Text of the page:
That is the point we are at now. They have no choice but to claim it worked at least somewhat (psychology not just of the present, but preserving at least some credibility for the future) and to steadily remove its presence before conditions worsen. The worst case scenario is as I described, to have QE in progress at the same moment that the economy suffers another (see 2012) downturn. If they have tapered QE down to zero before that happens they can at least preserve the idea, though shaken and roughed up, of redoing QE should it become “necessary” once more. This is the last shot; they are out of bullets.

“If inflation isn’t moving above 1.5 (percent) and we get stuck into that gear, that would argue for a later liftoff” in rates, he [John Williams] told Reuters. “If we don’t see any improvement in wages, that would be a sign that we still have a lot of slack in the economy and we are not getting any inflationary pressure to move inflation back to 2 percent.”

Of course, that is the “worst case” and the article rushes to reassure how confident San Francisco Fed President John Williams remains regardless of the globally dour “mood” (psychology is ubiquitous, even in commentary about it). However, every single FOMC member and Fed Chair has been confident about everything (especially how wages somehow benefit from making an economy poorer) since they started doing this – Bernanke in 2010, everyone in 2008, everything Alan Greenspan ever said that was more than intended nonsense. Orthodox policymakers lack for nothing about confidence, which is the entire point!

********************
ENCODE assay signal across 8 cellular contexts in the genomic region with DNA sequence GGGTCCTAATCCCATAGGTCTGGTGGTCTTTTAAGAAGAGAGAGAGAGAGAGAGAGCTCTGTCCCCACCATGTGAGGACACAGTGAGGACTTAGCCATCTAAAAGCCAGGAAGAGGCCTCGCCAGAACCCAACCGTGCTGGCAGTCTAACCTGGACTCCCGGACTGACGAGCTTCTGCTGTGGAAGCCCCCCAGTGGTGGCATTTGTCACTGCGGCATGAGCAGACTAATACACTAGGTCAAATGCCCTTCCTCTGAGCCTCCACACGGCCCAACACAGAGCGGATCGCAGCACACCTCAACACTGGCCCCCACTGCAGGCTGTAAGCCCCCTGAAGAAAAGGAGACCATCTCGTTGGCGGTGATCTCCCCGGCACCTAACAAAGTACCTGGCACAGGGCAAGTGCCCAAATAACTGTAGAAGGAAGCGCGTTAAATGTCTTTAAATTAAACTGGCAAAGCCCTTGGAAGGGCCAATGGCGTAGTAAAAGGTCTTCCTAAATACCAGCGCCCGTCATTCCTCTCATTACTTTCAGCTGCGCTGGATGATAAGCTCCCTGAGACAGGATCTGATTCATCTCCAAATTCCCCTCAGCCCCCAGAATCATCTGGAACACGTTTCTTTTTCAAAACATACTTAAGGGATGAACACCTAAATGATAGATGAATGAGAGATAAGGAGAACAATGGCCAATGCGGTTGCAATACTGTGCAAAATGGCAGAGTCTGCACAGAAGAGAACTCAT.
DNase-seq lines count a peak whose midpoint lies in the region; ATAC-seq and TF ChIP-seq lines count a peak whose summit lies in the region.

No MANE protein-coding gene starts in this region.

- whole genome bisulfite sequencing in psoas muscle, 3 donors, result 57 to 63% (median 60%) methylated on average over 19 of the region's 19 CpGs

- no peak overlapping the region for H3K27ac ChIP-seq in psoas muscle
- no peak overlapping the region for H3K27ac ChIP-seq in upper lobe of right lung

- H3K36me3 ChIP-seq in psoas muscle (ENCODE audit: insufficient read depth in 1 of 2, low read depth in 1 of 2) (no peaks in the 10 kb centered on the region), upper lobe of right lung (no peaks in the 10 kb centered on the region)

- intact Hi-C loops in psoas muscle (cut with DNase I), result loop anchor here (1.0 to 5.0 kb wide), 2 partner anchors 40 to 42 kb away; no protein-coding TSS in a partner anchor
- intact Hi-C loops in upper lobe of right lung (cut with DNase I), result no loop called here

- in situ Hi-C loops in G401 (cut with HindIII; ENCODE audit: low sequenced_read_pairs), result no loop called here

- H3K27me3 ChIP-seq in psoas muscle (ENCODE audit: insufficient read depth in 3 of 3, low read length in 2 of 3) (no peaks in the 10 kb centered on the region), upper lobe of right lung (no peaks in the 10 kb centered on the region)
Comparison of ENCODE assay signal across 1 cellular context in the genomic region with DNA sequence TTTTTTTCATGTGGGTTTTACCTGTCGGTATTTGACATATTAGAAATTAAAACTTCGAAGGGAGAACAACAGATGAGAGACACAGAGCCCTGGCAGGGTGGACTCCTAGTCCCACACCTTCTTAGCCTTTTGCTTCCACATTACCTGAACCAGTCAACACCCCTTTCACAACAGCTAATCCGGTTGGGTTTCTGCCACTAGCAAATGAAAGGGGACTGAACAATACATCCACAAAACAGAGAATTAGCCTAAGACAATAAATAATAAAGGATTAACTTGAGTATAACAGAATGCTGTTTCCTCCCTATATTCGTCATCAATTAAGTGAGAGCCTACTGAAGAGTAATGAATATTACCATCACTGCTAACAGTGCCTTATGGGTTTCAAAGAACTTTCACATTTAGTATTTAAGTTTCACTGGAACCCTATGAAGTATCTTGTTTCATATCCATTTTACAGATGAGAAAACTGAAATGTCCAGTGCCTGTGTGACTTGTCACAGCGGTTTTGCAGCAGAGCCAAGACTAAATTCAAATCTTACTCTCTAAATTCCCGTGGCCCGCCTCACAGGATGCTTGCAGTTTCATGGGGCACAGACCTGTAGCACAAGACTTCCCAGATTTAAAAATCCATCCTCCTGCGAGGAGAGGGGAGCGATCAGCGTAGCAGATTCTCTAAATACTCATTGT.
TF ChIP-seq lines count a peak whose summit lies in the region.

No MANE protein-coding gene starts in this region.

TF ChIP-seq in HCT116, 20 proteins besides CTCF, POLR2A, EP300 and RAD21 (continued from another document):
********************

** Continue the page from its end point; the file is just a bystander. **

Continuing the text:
As everything about central banks at this moment in time, they are coming awfully close to revealing they have no idea what they are doing. That, too, comes with the territory of seeing nothing live up to its intended benchmark, as desperation sneaks out.

In simple terms, QE has to end because they can’t take the chance of being wrong yet again while in progress. You add that “cost” to the asset bubbles and liquidity erosion and it makes a compelling case for never doing it again, anywhere. But a modern monetarist system of Keynesian basics will overlook all that if there is even a small chance for widespread ignorant embrace of unfounded happy feelings toward imprudent economic activity in the extreme. And if it doesn’t happen again as it hasn’t happened yet, the monetary beatings will continue until economic morale improves.

Welcome to Japanification. If I read “them” right, and unfortunately I speak their language all too well, they are basically saying that Japan’s path will never happen here because they are aware of Japan’s path, so even if they do the exact same things it will end up differently in the US because they know they were the same. Modern Econometrics QED.